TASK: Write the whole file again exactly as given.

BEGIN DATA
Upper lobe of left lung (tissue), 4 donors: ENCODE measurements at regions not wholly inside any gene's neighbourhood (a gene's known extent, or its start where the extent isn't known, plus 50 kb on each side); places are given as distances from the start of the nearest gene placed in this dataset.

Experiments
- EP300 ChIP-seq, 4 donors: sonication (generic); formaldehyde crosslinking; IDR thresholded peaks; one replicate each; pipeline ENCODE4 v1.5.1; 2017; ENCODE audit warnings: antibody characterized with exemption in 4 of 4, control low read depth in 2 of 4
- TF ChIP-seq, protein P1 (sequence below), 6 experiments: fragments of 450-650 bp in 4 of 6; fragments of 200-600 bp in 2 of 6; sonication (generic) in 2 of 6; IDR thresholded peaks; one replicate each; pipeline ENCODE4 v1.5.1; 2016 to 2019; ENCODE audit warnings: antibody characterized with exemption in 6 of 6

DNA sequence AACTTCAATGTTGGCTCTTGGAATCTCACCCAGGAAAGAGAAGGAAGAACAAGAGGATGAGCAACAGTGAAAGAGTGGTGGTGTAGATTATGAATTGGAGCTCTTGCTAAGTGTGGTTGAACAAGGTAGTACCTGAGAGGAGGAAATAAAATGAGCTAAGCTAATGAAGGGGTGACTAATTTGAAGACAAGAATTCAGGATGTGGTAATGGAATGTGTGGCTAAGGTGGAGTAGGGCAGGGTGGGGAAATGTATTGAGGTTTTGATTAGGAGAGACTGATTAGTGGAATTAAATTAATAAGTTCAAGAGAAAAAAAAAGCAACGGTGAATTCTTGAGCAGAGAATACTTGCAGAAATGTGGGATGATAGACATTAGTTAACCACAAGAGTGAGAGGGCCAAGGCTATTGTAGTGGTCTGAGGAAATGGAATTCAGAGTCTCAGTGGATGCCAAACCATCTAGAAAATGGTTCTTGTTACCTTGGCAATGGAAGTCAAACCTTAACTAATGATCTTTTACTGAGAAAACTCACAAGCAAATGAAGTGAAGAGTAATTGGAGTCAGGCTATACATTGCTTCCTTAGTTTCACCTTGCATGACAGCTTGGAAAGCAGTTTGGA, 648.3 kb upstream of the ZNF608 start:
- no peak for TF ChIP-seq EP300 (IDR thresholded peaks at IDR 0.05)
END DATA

Upper lobe of left lung (tissue), 4 donors: ENCODE measurements at regions not wholly inside any gene's neighbourhood (a gene's known extent, or its start where the extent isn't known, plus 50 kb on each side); places are given as distances from the start of the nearest gene placed in this dataset.

Experiments
- EP300 ChIP-seq, 4 donors: sonication (generic); formaldehyde crosslinking; IDR thresholded peaks; one replicate each; pipeline ENCODE4 v1.5.1; 2017; ENCODE audit warnings: antibody characterized with exemption in 4 of 4, control low read depth in 2 of 4
- TF ChIP-seq, protein P1 (sequence below), 6 experiments: fragments of 450-650 bp in 4 of 6; fragments of 200-600 bp in 2 of 6; sonication (generic) in 2 of 6; IDR thresholded peaks; one replicate each; pipeline ENCODE4 v1.5.1; 2016 to 2019; ENCODE audit warnings: antibody characterized with exemption in 6 of 6

DNA sequence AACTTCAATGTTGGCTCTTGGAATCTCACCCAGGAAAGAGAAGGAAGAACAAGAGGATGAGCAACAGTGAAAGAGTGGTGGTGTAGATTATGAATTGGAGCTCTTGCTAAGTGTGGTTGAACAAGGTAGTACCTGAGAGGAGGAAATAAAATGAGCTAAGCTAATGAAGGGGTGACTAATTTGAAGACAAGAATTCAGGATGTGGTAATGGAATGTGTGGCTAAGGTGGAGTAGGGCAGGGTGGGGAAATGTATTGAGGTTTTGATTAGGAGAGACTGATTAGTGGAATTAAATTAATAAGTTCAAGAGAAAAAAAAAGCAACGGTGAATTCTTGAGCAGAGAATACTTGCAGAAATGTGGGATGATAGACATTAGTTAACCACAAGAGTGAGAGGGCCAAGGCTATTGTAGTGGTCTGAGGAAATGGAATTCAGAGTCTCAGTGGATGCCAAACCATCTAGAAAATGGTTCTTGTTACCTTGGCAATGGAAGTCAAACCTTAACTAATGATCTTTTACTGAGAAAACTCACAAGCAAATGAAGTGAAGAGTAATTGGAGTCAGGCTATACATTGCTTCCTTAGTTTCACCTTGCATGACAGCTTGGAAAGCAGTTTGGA, 648.3 kb upstream of the ZNF608 start:
- no peak for TF ChIP-seq EP300 (IDR thresholded peaks at IDR 0.05)